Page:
As she left the rest of the road race field strung out far behind her in the C4-5 road race at Brands Hatch, Sarah Storey finally caught up with two former British team-mates.
The 34-year-old's 11th Paralympic gold medal, and 22nd overall, pulled her level with legendary wheelchair athlete Baroness Grey-Thompson and swimmer Dave Roberts in terms of career titles.
In completing a clean sweep of her four events at London 2012 - she also won the road time trial, the 500m time trial and the individual pursuit - Storey ensured her face will appear in tomorrow's newspapers just as her name was added alongside Roberts and Grey-Thompson in the record books of the modern Paralympics.
Storey is still five golds short of the 16 won by compatriot Mike Kenny before the start of the modern Paralympics.
Amid Storey's glory, spare a thought for Anna Harkowska.
The 32-year-old Pole is a fine athlete in her own right but she has had to endure a thrashing three times on her way to silver medals in London.
In the final of the C5 Pursuit, an event that can be decided by hundredths of a second, Storey made up the 125m separating their start positions to pass the Pole after just over half of the 3km course.
Six days later, Harkowska finished a minute clear of everybody except Storey in the time trial out on the road. Storey mercilessly powered her way around Brands Hatch another minute and 34 seconds quicker.
Harkowska was a distant seven minutes back as she again finished in second place behind the dominant Storey.
Harkowska could be forgiven for having similar thoughts to those Storey herself voiced when she first took up cycling.
"I was a bit dubious on whether I was even a classifiable athlete," recalled Storey of her switch to cycling in 2005.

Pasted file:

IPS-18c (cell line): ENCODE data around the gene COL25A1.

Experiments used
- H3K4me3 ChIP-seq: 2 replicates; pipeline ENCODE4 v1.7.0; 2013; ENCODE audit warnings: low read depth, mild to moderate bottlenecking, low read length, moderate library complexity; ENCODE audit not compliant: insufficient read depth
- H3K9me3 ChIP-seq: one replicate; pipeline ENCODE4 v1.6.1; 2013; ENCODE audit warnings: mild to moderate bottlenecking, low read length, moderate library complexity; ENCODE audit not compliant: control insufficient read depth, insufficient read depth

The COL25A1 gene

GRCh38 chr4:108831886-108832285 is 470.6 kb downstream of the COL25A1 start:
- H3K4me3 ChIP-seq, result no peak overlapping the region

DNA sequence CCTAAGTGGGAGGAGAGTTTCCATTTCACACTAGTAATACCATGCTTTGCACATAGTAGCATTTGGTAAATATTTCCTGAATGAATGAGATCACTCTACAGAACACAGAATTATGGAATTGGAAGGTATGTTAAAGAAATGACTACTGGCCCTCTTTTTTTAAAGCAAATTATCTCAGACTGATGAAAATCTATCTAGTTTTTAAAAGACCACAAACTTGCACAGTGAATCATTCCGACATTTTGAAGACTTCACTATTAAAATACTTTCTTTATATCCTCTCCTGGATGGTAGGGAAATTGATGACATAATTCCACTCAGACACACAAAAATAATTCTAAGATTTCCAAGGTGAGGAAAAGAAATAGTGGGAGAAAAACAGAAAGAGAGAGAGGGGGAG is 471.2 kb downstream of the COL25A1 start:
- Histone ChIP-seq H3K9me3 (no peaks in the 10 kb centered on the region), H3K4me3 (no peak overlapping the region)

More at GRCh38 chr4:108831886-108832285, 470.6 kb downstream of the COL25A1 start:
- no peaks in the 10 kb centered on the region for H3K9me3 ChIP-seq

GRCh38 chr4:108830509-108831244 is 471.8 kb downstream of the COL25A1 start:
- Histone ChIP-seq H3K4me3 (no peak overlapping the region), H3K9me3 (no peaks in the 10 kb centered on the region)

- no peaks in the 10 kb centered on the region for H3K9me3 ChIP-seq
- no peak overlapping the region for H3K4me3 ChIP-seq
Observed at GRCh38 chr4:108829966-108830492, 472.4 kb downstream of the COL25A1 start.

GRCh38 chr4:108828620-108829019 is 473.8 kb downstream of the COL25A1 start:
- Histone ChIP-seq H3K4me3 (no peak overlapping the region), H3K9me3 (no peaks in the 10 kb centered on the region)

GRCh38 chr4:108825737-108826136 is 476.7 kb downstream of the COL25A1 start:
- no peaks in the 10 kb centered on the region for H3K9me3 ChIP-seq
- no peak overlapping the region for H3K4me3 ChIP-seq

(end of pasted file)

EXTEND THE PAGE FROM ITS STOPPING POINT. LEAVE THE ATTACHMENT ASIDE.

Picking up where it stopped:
"What's one hand missing when you're on a bike?"
Being born without a functioning left hand was a more obvious hindrance in Storey's previous career as a swimmer.
But after winning a pair of golds in the pool as a 14-year-old at the Barcelona Paralympics in 1992, she enjoyed a string of successes over the next three Games.
By the time a chronic ear infection left her unable to continue in the pool in 2005, she had amassed a total of 16 Paralympic medals including five golds.
As she investigated where to turn next in her sporting career, Storey had to be convinced that the contribution from her upper body when riding a bicycle was enough to justify classification as a disabled athlete.
Once persuaded, she proved a world-class cyclist both inside and outside disability sport.
Her two golds at the 2008 Paralympics included victory in the individual pursuit in a time that would have placed her in the top eight of the Olympics of that year.
She competed against non-disabled athletes for the first time at the 2010 Commonwealth Games and won team pursuit golds for Britain at the 2011 Track World Cup events in Manchester and Cali, Colombia.
But her hopes of becoming the first athlete to represent Great Britain at the Paralympics and Olympics ended at baggage reclaim at Manchester Airport in December.
Informed on her return from Colombia that Laura Trott, Joanna Rowsell, Dani King and Wendy Houvenaghel would fight it out for the three Olympic spots without her, Storey released a typically no-nonsense statement on her website.
"I have always said that London 2012 is about riding as many events as I am good enough for and so now it is important for me to concentrate on the other events," she wrote.
Her exclusion may have allowed her to focus on the Paralympics, but one piece of Olympics news caught her attention during her preparations.
The UCI, cycling's governing body, has decided to increase the women's team pursuit event from three to four riders for the 2016 Olympics.
Even if Olympic champions and world record holders Trott, King and Rowsell all retain their places in the team pursuit over the next four years, there will be a vacancy to be filled in their set-up.
New landmarks, at the heights of both disabled and non-disabled sport, may still await Storey in Rio.